The University plans to alter the way it handles transfer applications this year as economic hardships pushed some Michigan natives attending out-of-state schools to transfer back to their home state.

University Provost Teresa Sullivan said she’s watching the situation very closely to see if students from Michigan who attend out-of-state schools need to transfer back in-state because of financial constraints.

“We’ve been hearing anecdotes about freshmen at other universities who’ve been told by their parents that they need to come back in-state and go to a state university, like Michigan,” she said.

University President Mary Sue Coleman said the University does not normally accept a large number of sophomore transfers, but that she’s willing to make exceptions this year. Last fall, 833 students enrolled as transfer students at the University, of which 32 percent were sophomores.

“If there was a student who had somehow looked at Michigan and been admitted a year ago, but decided to go to Dartmouth, and now because of family circumstances or whatever said, ‘Hey can I come back to Michigan?’ we wanted to make sure that we were paying attention to those students,” Coleman said.

Sullivan said students who were previously admitted to the University but chose to attend an out-of-state school would likely be re-admitted if they applied to transfer, though there are no guarantees.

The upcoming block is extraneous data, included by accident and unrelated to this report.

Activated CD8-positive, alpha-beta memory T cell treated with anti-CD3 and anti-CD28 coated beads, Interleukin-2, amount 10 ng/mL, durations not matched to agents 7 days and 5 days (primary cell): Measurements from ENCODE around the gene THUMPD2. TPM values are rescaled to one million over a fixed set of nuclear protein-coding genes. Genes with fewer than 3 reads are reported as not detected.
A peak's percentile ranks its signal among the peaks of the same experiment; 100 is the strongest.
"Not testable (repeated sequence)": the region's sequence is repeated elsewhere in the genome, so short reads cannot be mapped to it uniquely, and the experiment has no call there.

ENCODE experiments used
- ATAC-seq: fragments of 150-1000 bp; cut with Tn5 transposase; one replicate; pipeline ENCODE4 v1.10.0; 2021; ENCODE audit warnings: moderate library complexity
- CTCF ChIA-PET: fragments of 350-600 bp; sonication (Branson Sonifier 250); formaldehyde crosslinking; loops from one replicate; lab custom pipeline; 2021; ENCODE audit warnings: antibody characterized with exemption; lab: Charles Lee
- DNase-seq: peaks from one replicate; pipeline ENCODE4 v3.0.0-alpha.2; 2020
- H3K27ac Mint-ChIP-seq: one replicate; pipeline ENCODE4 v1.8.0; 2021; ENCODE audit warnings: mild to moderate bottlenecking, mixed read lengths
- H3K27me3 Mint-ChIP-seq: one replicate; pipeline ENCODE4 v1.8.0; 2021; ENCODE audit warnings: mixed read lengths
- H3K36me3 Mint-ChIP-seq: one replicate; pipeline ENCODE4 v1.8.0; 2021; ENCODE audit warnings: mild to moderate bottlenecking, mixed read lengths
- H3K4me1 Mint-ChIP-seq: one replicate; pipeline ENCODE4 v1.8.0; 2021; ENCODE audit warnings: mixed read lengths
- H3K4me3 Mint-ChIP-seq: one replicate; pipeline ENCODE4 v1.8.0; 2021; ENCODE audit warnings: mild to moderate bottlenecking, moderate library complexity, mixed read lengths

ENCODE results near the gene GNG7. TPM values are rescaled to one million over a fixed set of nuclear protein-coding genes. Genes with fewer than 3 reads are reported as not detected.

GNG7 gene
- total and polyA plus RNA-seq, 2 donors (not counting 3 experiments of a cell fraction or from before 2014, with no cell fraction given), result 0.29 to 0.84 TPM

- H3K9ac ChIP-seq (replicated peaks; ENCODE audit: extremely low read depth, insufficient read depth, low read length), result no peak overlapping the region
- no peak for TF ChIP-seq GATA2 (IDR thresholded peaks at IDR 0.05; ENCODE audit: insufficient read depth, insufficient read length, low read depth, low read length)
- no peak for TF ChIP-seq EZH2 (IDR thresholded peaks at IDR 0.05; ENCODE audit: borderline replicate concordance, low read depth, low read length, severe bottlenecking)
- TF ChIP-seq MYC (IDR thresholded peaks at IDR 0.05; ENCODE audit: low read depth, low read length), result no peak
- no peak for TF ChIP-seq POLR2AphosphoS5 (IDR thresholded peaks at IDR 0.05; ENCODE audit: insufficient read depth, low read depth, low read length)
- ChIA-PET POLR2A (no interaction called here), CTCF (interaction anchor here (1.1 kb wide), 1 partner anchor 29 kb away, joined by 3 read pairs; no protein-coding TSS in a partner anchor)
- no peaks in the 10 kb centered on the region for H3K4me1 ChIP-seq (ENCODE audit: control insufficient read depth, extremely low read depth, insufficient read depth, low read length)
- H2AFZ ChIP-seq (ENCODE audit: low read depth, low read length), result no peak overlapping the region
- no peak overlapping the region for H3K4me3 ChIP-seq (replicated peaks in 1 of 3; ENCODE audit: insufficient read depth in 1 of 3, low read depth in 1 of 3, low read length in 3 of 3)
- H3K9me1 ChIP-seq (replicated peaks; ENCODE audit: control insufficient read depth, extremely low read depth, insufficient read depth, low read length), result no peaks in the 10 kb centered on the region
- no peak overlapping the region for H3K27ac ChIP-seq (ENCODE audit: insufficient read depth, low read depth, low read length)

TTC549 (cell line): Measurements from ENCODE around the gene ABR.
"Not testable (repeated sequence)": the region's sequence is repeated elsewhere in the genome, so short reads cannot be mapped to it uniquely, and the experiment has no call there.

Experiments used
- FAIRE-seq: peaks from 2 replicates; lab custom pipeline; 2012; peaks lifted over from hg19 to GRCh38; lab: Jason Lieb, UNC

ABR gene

“Basically, if you were admitted to Michigan a year ago, we feel pretty friendly towards you and are not likely to re-think that (decision) too carefully,” she said. “It’s not a guarantee, but it’s pretty routine.”

Sullivan said the tougher decisions will come from students who never applied to the University.

“I think the more difficult case is the high school student who, for whatever reason, did not apply to Michigan, went out of state, now wants to come back and has never applied here before,” she said. “That’s a student for whom we have to look at everything.”

No official numbers have been released yet, but Sullivan said she has been in conversations with LSA Dean Terrence McDonald about how best to handle the situation. The deadline to apply to the College of Literature, Science and the Arts as a transfer student was yesterday.

Coleman said the reason the University doesn’t usually accept many sophomore transfers is because attrition from the freshmen to sophomore year is very low.

“Normally we don’t have slots for transfers at the sophomore level because our retention rate is so high from freshmen to sophomores,” Coleman said. “We don’t expect that there’s going to be huge numbers, but we also don’t want to let these student fall through the cracks.”

Additionally, Sullivan said for a sophomore to transfer to the University requires much more paperwork than a junior transfer, as the student’s college and high school career must be considered. When a student applies for a junior transfer, the University only considers the student’s college career.

On average from the fall of 2004 to the fall of 2008, about 840 transfer students enrolled at the University every year. A little less than 38 percent of those students were sophomore transfers.

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